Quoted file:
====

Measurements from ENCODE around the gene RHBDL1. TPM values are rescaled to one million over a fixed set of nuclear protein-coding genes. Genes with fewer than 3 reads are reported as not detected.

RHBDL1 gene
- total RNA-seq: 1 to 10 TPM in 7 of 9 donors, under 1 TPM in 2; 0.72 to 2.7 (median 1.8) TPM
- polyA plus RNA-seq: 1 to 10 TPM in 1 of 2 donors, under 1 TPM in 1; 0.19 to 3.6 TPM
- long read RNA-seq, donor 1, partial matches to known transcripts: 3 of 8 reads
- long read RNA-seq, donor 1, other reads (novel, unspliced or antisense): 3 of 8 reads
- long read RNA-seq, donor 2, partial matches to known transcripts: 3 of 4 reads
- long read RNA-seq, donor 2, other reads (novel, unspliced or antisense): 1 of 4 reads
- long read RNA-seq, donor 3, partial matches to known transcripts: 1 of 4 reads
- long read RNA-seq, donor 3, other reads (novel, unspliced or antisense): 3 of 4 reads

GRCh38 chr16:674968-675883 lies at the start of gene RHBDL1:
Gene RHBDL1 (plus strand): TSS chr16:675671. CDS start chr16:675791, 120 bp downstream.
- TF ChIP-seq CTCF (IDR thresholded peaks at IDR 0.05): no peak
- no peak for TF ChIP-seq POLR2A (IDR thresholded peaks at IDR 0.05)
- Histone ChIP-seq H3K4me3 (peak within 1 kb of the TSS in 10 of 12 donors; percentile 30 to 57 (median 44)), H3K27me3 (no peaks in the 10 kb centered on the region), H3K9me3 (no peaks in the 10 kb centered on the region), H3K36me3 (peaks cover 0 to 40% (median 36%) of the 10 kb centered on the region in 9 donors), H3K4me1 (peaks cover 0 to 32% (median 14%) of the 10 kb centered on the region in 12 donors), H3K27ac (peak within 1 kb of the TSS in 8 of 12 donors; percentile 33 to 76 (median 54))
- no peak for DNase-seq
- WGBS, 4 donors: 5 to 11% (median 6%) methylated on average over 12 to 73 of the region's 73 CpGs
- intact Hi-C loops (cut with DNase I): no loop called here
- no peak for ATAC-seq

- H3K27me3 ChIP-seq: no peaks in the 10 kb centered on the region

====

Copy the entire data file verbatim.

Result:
Measurements from ENCODE around the gene RHBDL1. TPM values are rescaled to one million over a fixed set of nuclear protein-coding genes. Genes with fewer than 3 reads are reported as not detected.

RHBDL1 gene
- total RNA-seq: 1 to 10 TPM in 7 of 9 donors, under 1 TPM in 2; 0.72 to 2.7 (median 1.8) TPM
- polyA plus RNA-seq: 1 to 10 TPM in 1 of 2 donors, under 1 TPM in 1; 0.19 to 3.6 TPM
- long read RNA-seq, donor 1, partial matches to known transcripts: 3 of 8 reads
- long read RNA-seq, donor 1, other reads (novel, unspliced or antisense): 3 of 8 reads
- long read RNA-seq, donor 2, partial matches to known transcripts: 3 of 4 reads
- long read RNA-seq, donor 2, other reads (novel, unspliced or antisense): 1 of 4 reads
- long read RNA-seq, donor 3, partial matches to known transcripts: 1 of 4 reads
- long read RNA-seq, donor 3, other reads (novel, unspliced or antisense): 3 of 4 reads

GRCh38 chr16:674968-675883 lies at the start of gene RHBDL1:
Gene RHBDL1 (plus strand): TSS chr16:675671. CDS start chr16:675791, 120 bp downstream.
- TF ChIP-seq CTCF (IDR thresholded peaks at IDR 0.05): no peak
- no peak for TF ChIP-seq POLR2A (IDR thresholded peaks at IDR 0.05)
- Histone ChIP-seq H3K4me3 (peak within 1 kb of the TSS in 10 of 12 donors; percentile 30 to 57 (median 44)), H3K27me3 (no peaks in the 10 kb centered on the region), H3K9me3 (no peaks in the 10 kb centered on the region), H3K36me3 (peaks cover 0 to 40% (median 36%) of the 10 kb centered on the region in 9 donors), H3K4me1 (peaks cover 0 to 32% (median 14%) of the 10 kb centered on the region in 12 donors), H3K27ac (peak within 1 kb of the TSS in 8 of 12 donors; percentile 33 to 76 (median 54))
- no peak for DNase-seq
- WGBS, 4 donors: 5 to 11% (median 6%) methylated on average over 12 to 73 of the region's 73 CpGs
- intact Hi-C loops (cut with DNase I): no loop called here
- no peak for ATAC-seq

- H3K27me3 ChIP-seq: no peaks in the 10 kb centered on the region